Tag Archive for author

Juris ’93 Co-Edits New Collection on Transnational Social Movements

Jeffrey Juris ’93 is the co-editor of the new book Insurgent Encounters: Transnational Activism Ethnography, and the Political (Duke University Press, 2013), a collection of scholarly essays on the dynamics of contemporary, transnational social movements.

With co-editor Alex Khasnabish, assistant professor of sociology and anthropology at Mount Saint Vincent University, Juris structures the collection around themes of emerging subjectivities, discrepant paradigms, transformational knowledges, and subversive technologies. In his contribution to the book, “Spaces of Intentionality: Race, Class, and Horizontality at the US Social Forum,” Juris examines the establishment of an intentional space at the 2007 USSF in Atlanta as a means of confronting tension between a directly democratic organization and racial and class diversity.

Assistant professor of anthropology at Northeastern University, Jarvis focuses his research on globalization, new media, autonomy, violence, and youth cultures. He is the author of Global Democracy and the World Social Forums and Networking Futures: The Movements Against Corporate Globalization. Juris serves on the editorial boards of Social Movement Studies and Resistance Studies magazine, and he is a member of various activist research networks.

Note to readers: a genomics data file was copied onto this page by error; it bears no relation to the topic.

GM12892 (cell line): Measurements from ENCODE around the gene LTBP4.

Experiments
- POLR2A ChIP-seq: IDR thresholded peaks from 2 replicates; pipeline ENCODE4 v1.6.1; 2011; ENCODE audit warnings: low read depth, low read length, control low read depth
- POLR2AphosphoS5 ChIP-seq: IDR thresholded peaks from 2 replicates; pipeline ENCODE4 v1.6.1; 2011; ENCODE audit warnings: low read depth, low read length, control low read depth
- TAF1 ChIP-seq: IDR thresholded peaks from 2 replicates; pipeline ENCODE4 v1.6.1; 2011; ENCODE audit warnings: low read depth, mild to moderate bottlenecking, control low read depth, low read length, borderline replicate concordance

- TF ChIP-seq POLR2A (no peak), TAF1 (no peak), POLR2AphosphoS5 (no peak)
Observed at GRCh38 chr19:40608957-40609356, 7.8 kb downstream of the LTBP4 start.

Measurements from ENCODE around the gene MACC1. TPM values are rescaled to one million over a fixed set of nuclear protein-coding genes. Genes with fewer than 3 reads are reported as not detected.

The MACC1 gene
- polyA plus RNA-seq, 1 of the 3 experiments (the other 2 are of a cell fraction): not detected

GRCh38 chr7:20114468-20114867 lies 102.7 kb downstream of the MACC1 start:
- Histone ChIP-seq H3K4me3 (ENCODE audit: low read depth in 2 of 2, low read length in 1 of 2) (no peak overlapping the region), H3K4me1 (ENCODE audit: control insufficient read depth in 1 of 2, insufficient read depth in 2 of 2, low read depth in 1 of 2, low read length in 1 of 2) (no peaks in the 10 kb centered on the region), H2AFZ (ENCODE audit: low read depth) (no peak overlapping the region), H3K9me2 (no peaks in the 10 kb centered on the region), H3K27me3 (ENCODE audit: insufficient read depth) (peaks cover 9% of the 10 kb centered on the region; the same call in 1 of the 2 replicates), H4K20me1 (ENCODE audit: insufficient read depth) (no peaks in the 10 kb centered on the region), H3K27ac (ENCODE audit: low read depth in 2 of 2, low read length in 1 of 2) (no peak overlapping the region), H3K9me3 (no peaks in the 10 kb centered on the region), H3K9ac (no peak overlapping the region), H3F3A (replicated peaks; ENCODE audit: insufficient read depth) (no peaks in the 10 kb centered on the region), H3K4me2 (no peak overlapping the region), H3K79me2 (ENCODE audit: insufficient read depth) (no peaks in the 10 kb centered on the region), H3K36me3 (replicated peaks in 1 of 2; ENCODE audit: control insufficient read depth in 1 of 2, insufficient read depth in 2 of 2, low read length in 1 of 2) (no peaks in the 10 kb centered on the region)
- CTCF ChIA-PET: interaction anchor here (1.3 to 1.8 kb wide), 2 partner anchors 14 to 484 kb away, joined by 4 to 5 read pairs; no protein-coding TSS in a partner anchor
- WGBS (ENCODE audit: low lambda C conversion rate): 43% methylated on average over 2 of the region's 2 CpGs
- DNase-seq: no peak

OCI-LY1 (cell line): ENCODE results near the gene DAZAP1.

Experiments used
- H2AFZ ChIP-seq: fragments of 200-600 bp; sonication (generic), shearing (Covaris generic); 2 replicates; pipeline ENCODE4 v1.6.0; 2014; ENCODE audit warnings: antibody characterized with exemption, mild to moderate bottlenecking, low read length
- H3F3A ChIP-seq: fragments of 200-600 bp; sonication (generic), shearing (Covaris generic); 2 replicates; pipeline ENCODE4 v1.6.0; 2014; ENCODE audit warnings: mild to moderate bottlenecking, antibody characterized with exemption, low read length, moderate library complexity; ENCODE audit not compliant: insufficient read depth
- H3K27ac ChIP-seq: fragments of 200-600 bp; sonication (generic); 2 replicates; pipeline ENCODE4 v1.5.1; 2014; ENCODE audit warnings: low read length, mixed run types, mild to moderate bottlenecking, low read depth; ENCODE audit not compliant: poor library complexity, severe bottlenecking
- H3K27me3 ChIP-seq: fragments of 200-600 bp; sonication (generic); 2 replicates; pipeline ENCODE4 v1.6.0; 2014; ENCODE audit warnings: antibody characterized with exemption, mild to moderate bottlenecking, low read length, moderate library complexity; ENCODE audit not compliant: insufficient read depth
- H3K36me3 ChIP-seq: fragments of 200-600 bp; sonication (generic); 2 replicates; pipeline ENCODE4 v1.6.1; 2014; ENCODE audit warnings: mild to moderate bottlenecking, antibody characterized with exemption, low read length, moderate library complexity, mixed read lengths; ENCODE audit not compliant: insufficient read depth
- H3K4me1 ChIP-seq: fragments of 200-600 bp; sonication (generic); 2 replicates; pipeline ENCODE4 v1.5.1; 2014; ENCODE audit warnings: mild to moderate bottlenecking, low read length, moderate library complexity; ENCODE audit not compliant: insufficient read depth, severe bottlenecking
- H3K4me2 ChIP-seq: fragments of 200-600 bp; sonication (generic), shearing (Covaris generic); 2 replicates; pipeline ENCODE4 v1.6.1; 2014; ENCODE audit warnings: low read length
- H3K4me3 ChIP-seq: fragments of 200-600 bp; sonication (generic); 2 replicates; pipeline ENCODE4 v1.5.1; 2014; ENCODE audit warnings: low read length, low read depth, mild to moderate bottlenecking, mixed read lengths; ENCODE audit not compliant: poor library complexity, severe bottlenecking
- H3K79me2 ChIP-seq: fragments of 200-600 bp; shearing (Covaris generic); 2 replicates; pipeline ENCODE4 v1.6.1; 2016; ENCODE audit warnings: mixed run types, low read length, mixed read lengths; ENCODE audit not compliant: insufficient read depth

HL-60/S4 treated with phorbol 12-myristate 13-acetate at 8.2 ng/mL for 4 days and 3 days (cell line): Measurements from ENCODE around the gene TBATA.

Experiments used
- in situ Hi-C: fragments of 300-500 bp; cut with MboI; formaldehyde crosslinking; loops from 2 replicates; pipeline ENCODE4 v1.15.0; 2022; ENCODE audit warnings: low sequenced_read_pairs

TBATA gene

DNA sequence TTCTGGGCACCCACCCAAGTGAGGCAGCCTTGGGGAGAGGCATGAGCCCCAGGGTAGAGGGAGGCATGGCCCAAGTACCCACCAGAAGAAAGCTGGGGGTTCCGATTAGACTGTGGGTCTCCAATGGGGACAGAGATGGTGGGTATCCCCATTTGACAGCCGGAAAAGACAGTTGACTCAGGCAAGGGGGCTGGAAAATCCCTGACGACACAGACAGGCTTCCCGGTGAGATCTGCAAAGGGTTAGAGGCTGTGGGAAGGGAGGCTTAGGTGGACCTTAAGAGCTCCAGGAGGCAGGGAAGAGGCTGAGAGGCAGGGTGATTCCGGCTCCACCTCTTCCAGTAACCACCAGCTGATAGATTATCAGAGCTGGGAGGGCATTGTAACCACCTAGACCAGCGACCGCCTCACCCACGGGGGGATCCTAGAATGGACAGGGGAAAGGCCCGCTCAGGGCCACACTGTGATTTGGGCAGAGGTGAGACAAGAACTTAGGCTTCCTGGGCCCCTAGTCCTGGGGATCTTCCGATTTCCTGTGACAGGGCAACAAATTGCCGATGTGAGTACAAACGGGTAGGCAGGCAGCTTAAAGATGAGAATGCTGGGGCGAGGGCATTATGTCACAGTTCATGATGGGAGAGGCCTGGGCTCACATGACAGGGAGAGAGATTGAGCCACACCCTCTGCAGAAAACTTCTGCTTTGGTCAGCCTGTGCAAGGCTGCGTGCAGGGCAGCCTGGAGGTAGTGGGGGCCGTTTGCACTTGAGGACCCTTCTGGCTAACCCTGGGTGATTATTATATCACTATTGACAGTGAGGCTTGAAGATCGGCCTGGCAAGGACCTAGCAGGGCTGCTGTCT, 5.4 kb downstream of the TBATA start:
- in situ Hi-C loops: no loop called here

Rommelmann ’83 Writes Book of Dark Short Stories

Nancy Rommelmann '83

Nancy Rommelmann ’83 has released Transportation (Dymaxicon), a new book of short stories. A journalist as well as an author, Rommelmann writes with an unflinching documentarian gaze, focusing on the dreams, delusions, and occasionally criminal behaviors of subjects like serial killers, con men, and homeless teens.

In her new collection, Rommelmann tells stories that lean towards science fiction at points and towards magical realism at others. The opening story, “The White Coyote,” is a piece of black humor about a creature injected at birth with human DNA and its shaming at a Catholic grade school gymnasium. In “X-Girl,” a woman taunts a butcher and ignores his threats of punishment, while “Balzek” focuses on an artist determined to eat his own body for an exhibition.

Rommelmann is the author of the novel The Bad Mother, about Hollywood’s population of street kids, and the memoir The Queens of Montague Street, about growing up in Brooklyn Heights in the 1970s.  Her work has appeared in the LA Weekly, the Los Angeles Times, The New York Times Magazine, and Byliner.